It has a solid, stodgy presence on any dinner plate; it comes in as many flavors as Baskin-Robbins, but the most popular are noodle and potato. It can be served as side dish or, in some cases, a dessert. It can be sweet or savory, soft or firm, and though almost everyone can recognize a piece if placed in front of them, most would have a hard time defining what a kugel actually is.
The crude English definition of the Yiddish word is pudding, but that is not only an inadequate way to describe that square piece of -- well, kugel that graces so many Jewish meals but incorrect also, given that "pudding" has a distinct dessert connotation, of which a hearty piece of kugel often has no part.
No, kugel is definitely more than pudding, and how much more will be seen this Sunday, when kugel aficionados will gather to wow the cognoscenti of the food world with their kugel creations at Yiddsihkayt Los Angeles' Kugl Kukh-Off.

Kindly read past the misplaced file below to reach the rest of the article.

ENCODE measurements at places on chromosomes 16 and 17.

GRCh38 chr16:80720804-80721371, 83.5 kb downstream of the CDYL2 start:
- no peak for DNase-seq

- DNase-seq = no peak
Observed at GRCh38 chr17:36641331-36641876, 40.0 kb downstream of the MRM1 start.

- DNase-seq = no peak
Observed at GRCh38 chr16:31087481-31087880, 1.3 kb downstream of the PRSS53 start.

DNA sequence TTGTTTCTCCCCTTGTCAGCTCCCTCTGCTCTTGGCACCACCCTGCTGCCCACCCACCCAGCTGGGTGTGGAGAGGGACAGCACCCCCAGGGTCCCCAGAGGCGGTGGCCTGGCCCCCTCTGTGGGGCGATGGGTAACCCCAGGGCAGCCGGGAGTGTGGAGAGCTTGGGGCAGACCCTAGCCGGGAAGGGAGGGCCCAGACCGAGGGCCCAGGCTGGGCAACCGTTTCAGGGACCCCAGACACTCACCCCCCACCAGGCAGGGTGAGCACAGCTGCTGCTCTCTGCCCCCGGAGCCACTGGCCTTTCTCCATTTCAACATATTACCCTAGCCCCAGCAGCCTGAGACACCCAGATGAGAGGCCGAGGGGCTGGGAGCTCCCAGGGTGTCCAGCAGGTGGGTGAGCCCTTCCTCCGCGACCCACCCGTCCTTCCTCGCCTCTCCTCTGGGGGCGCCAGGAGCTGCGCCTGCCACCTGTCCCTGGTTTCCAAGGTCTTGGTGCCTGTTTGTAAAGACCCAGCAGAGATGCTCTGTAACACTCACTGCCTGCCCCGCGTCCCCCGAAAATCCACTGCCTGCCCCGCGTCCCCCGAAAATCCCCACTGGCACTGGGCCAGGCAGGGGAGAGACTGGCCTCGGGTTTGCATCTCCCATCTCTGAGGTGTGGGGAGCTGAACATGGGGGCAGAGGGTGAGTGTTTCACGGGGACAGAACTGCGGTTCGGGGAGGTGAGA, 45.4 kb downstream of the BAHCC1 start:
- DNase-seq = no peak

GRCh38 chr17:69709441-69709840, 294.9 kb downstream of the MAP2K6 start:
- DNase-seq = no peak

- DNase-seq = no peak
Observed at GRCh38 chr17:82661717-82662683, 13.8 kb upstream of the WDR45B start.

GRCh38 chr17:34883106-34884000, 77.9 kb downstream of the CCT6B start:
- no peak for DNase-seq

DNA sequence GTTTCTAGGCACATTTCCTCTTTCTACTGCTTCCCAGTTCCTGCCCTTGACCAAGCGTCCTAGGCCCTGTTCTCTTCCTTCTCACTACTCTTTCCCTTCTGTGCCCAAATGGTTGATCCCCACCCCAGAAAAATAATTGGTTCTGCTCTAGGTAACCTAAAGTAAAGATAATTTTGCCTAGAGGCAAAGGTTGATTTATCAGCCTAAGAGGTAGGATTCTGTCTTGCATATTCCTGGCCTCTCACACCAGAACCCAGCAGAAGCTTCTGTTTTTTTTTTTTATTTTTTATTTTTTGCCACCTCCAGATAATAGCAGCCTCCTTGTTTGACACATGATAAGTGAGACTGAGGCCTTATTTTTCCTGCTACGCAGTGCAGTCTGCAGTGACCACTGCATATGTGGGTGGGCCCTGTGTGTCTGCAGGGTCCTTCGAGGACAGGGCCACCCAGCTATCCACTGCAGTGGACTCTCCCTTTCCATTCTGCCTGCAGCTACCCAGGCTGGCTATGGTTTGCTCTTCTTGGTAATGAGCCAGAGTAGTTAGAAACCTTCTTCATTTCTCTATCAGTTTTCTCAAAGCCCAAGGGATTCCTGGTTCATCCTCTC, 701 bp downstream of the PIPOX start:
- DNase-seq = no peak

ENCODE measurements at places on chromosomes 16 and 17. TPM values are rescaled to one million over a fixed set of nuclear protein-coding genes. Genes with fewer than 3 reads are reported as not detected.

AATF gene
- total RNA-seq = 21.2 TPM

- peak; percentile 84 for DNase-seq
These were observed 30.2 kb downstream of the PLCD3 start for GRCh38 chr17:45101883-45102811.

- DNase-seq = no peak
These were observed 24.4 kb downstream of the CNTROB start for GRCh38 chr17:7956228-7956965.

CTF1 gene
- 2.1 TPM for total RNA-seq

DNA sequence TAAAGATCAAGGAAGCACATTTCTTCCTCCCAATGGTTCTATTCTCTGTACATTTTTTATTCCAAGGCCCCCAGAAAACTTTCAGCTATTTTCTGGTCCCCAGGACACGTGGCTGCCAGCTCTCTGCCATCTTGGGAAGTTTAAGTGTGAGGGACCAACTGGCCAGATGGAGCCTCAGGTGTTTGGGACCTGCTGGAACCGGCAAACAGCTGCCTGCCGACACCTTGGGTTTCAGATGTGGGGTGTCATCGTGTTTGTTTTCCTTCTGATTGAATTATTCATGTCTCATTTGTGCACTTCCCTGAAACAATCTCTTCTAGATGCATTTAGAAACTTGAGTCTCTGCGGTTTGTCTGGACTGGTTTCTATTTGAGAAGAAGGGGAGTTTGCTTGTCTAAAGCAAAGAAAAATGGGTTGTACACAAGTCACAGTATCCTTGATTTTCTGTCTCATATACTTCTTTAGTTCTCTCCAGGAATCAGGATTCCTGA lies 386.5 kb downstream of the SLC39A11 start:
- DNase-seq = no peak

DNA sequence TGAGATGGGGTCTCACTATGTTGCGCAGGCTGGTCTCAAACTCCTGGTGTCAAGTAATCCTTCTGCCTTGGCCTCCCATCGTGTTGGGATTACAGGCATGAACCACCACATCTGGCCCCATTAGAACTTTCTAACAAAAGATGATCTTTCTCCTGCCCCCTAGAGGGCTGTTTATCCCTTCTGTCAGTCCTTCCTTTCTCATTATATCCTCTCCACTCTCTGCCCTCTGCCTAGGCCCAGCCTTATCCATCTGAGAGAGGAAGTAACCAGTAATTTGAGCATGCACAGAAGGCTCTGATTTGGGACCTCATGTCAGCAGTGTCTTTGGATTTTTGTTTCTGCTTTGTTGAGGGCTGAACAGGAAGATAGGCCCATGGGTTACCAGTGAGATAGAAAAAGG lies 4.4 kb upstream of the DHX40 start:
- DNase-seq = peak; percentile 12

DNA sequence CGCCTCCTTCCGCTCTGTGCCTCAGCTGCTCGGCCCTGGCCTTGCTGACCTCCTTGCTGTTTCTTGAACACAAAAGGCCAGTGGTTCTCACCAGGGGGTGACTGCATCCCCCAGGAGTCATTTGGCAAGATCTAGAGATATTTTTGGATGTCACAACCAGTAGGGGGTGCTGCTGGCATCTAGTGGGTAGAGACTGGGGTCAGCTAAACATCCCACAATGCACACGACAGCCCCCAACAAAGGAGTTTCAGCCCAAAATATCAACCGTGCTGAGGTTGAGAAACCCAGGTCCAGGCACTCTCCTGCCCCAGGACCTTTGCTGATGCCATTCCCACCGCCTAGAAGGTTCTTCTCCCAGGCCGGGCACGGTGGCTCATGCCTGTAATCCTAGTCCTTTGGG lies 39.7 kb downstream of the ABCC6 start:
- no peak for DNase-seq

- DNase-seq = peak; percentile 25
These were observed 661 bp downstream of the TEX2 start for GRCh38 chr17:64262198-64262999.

Any kind of kugel is eligible for entry -- noodle, potato, zucchini, sweet potato, etc. A panel of celebrity food judges, which will include Gourmet Magazine's New York restaurant critic Jonathan Gold and Gastronomica magazine's Darra Goldstein, will be on hand. The winner will receive a coveted blue ribbon. Other prizes will include restaurant vouchers and cookbooks.
"People can get really passionate about their kugel," said Aaron Paley, founder of Yiddishkayt Los Angeles. At a "board meeting, I asked, 'Where can you go to buy kugel?' and everyone said, 'Oh no, kugel is not something that you buy, kugel is something that you have to make!' Food is still a critical way that people connect to their Yiddish culture, so we thought that this would be a great way to reach out to the community."
Yiddishkayt Los Angeles' first Kugl Kukh-Off is co-sponsored by Valley Cities Jewish Community Center and the USC Casden Institute for the Study of the Jewish Role in American Life. The event will take place on Sunday, Feb. 15, 1:30-5 p.m. at Valley Cities Jewish Community Center, 13164 Burbank Blvd., Sherman Oaks. For more information, call (323) 692-8151 or visit www.yiddishkaytla.org .